Advert screens to be erected in D4 as part of Dublin Bikes deal
Cycle service could be reduced if panels in Donnybrook and Ballsbridge are not allowed
Computer generated image of proposed sign outside US Embassy on Pembroke Road, Dublin 4
Proposed location of four new JC Decaux advertising panels
Four commercial advertising screens, more than three metres wide and almost six metres tall, are to be erected in the southeast of Dublin city as part of the Dublin Bikes arrangement.
Sites at Donnybrook Road, Shelbourne Road, Pembroke Road and Charlemont Street have been chosen for the screens to fulfil Dublin City Council’s side of the Dublin Bikes deal with advertiser JC Decaux.
The council said that if it did not allow the new structures the bike rental scheme could suffer a reduction in service.
In 2006 the council signed a contract with JC Decaux, one of the world’s largest outdoor advertising companies, for a bike rental scheme, public toilets, maps and signposts. In exchange the company would have the right to advertising space at a number of locations around the city.
The original tender was for 120 structures and 450 bikes, but following an appeal to An Bord Pleanála the number of advertising panels was reduced to 72. To retain all the bikes, the toilets were taken out of the deal.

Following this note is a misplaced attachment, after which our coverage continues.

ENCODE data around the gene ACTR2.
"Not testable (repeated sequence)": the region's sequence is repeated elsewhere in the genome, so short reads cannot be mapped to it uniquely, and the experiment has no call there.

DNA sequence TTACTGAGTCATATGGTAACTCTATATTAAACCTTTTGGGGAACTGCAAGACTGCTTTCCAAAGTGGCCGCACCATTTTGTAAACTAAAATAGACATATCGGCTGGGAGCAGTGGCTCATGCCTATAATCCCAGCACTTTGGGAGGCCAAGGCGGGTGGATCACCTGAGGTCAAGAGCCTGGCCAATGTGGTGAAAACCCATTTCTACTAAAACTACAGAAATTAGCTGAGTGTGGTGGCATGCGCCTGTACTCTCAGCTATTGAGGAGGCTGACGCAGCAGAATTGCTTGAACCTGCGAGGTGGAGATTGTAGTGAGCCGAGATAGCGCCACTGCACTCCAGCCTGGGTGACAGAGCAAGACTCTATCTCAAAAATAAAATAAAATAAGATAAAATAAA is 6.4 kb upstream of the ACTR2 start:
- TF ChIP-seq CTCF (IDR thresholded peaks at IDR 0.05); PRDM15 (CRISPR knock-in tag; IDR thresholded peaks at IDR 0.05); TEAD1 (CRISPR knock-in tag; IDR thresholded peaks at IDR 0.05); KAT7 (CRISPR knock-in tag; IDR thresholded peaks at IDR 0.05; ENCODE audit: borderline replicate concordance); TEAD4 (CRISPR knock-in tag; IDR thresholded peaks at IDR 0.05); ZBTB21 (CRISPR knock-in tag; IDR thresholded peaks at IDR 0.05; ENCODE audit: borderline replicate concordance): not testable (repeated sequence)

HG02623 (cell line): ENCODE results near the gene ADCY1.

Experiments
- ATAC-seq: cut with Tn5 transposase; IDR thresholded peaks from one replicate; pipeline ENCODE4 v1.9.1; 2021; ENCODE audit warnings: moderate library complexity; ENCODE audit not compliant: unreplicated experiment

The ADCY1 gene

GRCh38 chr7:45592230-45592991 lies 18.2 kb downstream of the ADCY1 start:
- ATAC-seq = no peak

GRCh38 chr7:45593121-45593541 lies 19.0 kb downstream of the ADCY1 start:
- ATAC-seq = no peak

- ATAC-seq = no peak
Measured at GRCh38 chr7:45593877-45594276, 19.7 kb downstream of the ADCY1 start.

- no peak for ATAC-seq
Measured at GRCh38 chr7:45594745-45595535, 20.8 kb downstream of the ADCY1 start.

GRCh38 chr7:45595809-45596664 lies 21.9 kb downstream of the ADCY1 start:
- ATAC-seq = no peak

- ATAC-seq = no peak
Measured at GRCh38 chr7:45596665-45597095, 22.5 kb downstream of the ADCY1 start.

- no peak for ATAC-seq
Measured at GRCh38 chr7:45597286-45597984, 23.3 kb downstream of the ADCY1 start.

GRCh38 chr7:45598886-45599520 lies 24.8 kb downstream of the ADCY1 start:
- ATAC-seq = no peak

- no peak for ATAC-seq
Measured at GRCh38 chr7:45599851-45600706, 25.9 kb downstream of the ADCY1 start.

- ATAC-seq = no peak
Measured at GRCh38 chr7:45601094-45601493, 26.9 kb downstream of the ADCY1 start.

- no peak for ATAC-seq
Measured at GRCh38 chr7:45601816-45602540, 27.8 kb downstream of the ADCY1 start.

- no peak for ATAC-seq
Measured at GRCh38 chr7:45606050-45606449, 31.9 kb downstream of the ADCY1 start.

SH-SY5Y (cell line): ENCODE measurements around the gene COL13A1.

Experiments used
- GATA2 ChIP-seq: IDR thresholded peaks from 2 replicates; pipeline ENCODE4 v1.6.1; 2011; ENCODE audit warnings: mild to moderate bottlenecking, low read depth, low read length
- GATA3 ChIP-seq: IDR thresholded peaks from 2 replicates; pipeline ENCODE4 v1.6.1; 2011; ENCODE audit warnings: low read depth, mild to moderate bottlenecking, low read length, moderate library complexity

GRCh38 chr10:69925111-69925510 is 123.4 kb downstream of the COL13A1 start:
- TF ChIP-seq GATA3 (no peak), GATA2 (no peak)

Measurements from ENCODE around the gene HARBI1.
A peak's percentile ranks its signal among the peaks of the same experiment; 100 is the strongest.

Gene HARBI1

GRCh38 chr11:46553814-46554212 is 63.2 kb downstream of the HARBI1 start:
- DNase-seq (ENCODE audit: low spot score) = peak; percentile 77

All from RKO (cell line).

The bike service began operating in 2009 and was extended in 2010 by 100 bikes. To fund the extension the council agreed to 10 additional advertising screens, six of which have been installed but four of which remain outstanding.
The council’s planning department said it had assessed 50 sites in order to find locations that were commercially viable, accessible for servicing lorries and not constrained by underground utilities or planned developments.
Councillors will today be asked to approve the four suitable sites.
“Failure to provide the outstanding advertising structures can result in a service reduction of the bike scheme and related amenities,” the planning department said.
The bikes/advertising ratio has so far been weighted in favour of the south side of the city, with 65 per cent of the bike stations located south of the river but just 41 per cent of the advertising units. The southeast of Dublin has the highest concentration of bike stations at 47 per cent, but has just 25 per cent of the advertising screens.
The four new screens would be mounted on poles and range in height from almost 5.5m to just over 5.8m, with a maximum width of just under 3.8m.
Separately, the council plans to expand the scheme into the suburbs at a cost of €100 million over a 10-year period through a new advertising screens contract.
While the new bike stations would be in the suburbs, the advertising would most likely be along busy traffic routes and in the core of the city centre.
“The most commercially efficient sites are located on heavily trafficked radial/orbital routes or within key civic/retail quarters centred on O’Connell Street, College Green, Grafton Street, etc,” the council said.
Since 2014 the scheme has expanded to a total of 1,500 bikes, with the annual operation costs of the extra bikes funded by subscriptions, Coca-Cola sponsorship and by the council. It wants to increase subscription fees from €20 to €30 to help meet the costs. The €100 million investment would provide another 3,500 bikes.